You’re currently in the final months of your PhD at Durham University. What has been the focus of your doctoral research and what do you plan to do next?

My PhD research is focused on improving our understanding of glacier response to Holocene climate change. I started off looking at glacier change using satellite remote sensing with imagery from 1989-2018 and alongside this, I wrote some methods for mapping very small (e.g. <0.05 km2) glaciers on imagery of varying spatial resolutions. This paper was then published in the Journal of Glaciology and subsequently shortlisted for the International Glaciological Society, Graham Cogley award. Then I undertook some fieldwork to establish the timing and extent of Little Ice Age maximum, which was combined with the remote sensing analysis in a paper looking at glacier change in northern Norway over the past ~200 years, and this was published in the journal of Arctic, Antarctic and Alpine Research. Now I am currently looking at expanding my glacial chronologies further back in time to investigate how the same glaciers responded to climatic perturbations since the termination of the Younger Dryas, a cool period between roughly 12,900 and 11,700 years ago, characterized by temperatures that returned parts of the Northern Hemisphere and other regions to ice age conditions.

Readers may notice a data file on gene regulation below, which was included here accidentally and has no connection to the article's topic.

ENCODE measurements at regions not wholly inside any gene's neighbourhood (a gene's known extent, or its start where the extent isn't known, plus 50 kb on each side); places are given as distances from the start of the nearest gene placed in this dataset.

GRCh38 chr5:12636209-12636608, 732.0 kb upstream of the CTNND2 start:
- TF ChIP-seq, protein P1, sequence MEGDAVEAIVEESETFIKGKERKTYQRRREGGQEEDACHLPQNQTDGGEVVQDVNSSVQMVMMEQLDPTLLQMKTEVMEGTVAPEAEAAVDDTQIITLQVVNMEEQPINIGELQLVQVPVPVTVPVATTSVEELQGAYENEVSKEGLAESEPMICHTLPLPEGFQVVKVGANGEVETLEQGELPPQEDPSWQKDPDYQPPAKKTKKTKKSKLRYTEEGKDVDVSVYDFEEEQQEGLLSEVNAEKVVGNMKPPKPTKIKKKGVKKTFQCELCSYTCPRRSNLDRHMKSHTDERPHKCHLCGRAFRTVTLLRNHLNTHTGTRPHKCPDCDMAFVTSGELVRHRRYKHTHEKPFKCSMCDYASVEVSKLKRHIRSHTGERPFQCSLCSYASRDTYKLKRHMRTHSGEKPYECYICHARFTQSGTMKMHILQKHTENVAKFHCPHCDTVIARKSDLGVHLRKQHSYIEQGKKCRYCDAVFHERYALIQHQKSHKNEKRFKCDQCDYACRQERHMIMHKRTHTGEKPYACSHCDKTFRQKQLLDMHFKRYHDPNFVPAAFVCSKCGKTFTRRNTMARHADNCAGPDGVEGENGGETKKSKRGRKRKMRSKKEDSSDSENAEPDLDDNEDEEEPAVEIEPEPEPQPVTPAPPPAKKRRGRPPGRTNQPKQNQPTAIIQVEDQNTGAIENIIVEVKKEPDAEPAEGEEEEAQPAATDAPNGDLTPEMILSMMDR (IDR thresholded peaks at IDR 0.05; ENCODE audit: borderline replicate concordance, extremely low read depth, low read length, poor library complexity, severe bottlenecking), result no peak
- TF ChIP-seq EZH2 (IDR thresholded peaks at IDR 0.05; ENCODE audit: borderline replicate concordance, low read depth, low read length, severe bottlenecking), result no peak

Ideally, after my PhD I would like to continue research within the field of glaciology and glacial geochronology - but it is a tough job market so I’m keeping my options open and will take what opportunities come my way.

Your research is largely focused on glacial activity in Norway. How has the pandemic and the restrictions on travel impacted your research?